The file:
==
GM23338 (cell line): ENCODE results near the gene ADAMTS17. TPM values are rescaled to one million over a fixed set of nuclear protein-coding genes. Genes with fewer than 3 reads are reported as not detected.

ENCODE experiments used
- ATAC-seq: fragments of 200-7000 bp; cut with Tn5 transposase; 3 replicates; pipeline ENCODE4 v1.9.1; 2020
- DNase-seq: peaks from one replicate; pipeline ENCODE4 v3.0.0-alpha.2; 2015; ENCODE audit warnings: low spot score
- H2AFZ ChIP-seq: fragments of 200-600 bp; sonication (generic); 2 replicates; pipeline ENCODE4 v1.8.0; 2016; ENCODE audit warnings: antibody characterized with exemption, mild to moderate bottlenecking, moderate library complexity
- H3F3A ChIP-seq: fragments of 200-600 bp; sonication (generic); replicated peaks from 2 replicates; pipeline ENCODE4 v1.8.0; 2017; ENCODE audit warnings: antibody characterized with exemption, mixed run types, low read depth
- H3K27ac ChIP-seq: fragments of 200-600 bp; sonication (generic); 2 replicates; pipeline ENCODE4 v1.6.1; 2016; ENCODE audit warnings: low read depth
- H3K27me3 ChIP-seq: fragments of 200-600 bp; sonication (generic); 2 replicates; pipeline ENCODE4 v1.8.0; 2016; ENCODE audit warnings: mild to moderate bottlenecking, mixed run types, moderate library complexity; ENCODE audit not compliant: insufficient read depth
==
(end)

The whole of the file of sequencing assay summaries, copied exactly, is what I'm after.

GM23338 (cell line): ENCODE results near the gene ADAMTS17. TPM values are rescaled to one million over a fixed set of nuclear protein-coding genes. Genes with fewer than 3 reads are reported as not detected.

ENCODE experiments used
- ATAC-seq: fragments of 200-7000 bp; cut with Tn5 transposase; 3 replicates; pipeline ENCODE4 v1.9.1; 2020
- DNase-seq: peaks from one replicate; pipeline ENCODE4 v3.0.0-alpha.2; 2015; ENCODE audit warnings: low spot score
- H2AFZ ChIP-seq: fragments of 200-600 bp; sonication (generic); 2 replicates; pipeline ENCODE4 v1.8.0; 2016; ENCODE audit warnings: antibody characterized with exemption, mild to moderate bottlenecking, moderate library complexity
- H3F3A ChIP-seq: fragments of 200-600 bp; sonication (generic); replicated peaks from 2 replicates; pipeline ENCODE4 v1.8.0; 2017; ENCODE audit warnings: antibody characterized with exemption, mixed run types, low read depth
- H3K27ac ChIP-seq: fragments of 200-600 bp; sonication (generic); 2 replicates; pipeline ENCODE4 v1.6.1; 2016; ENCODE audit warnings: low read depth
- H3K27me3 ChIP-seq: fragments of 200-600 bp; sonication (generic); 2 replicates; pipeline ENCODE4 v1.8.0; 2016; ENCODE audit warnings: mild to moderate bottlenecking, mixed run types, moderate library complexity; ENCODE audit not compliant: insufficient read depth